The Indian Air Force will induct the first squadron of the indigenously built Light Combat Aircraft (LCA), Tejas, on July 1.
This will be the first version of the jets. The final operation clearance (FOC) of the jet is expected by December this year.
The first squadron with two planes will be raised in Bangalore. Six more planes will be added by December this year, while another six will come by the end of 2017. Whereas, two successive improved versions, having better radars, missiles and greater war-fighting abilities, are slated to be inducted by 2019.
IAF officials explained the raising of the squadron with only two planes saying “we have to start with some number”, Tribune India reported.
The squadron is numbered 45 called the “flying daggers” which earlier flew the MiG-21 jets. For the next 18 months, it will be based at Bangalore to sort out initial issues with plane-maker Hindustan Aeronautics Limited (HAL) following which it will be stationed at Sulur, near Coimbatore, in Tamil Nadu.
“Very soon a small unit of Tejas will be based in an operational area to test its abilities,” IAF officials was quoted as saying, adding that the plane had undertaken 3,000 sorties without an accident. It is a very capable flying machine and any comparison with contemporary jets can be made only after the IAF flies it over the next few months.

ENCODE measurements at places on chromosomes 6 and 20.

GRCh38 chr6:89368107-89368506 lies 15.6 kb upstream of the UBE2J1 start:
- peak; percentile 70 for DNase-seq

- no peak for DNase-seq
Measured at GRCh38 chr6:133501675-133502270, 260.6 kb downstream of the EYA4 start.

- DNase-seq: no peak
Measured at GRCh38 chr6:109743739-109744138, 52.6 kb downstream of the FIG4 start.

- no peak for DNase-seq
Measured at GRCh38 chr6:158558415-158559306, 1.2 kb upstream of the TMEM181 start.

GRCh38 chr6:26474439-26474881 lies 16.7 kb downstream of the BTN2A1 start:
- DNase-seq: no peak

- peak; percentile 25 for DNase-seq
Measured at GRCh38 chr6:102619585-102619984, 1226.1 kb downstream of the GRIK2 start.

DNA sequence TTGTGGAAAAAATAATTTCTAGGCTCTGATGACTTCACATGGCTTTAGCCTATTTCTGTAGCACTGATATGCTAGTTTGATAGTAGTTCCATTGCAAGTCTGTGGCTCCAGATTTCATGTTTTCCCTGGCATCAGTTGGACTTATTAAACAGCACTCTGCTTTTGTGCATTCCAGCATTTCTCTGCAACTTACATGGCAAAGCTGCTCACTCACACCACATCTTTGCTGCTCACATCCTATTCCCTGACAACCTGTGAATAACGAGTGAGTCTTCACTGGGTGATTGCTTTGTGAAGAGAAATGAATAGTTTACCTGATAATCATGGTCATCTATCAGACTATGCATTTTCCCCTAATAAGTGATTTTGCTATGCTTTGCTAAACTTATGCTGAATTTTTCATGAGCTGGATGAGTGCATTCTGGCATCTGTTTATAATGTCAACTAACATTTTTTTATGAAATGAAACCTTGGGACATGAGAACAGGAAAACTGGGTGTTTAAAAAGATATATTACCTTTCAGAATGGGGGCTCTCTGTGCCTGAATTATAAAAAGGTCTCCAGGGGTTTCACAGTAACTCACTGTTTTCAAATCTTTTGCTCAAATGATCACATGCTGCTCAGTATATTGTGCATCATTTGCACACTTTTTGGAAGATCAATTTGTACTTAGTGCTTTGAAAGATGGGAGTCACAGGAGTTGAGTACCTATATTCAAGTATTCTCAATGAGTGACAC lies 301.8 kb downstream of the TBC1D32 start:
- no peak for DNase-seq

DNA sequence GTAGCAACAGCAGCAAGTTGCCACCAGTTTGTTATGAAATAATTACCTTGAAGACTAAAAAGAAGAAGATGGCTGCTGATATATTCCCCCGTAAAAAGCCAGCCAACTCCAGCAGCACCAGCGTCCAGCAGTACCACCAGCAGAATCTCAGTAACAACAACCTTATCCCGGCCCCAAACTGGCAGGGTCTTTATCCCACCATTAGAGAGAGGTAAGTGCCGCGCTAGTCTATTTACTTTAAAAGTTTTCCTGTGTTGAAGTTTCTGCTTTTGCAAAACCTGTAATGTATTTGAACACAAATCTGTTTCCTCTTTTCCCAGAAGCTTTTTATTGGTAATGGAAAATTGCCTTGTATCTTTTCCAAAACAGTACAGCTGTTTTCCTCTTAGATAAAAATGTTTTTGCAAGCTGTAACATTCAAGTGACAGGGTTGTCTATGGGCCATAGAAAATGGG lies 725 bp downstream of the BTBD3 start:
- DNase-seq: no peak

The first batch of 20 Tejas jets will be produced by 2018. It will be followed by 20 jets of an improved version. The second improvement will have 80 jets with production to start in 2019. This will be equipped with better radars (AESA), greater ranger of BVR missiles and advanced short-range missiles.
Off the 43 improvements suggested to HAL, all those related to flight safety have already been sorted out, an IAF official added.
The plane, powered by US engines GE 404, will carry air-to-air missiles, precision guided ammunition, but will not carry a beyond visual range (BVR) missile for at least one year. A BVR missile (a key weapon on modern-day fighter jets) and the mid-air refuelling facility are still being tested and will be incorporated later, IAF sources said today. Having a BVR was one of the requirements for the FOC, but it would be added soon after tests were over.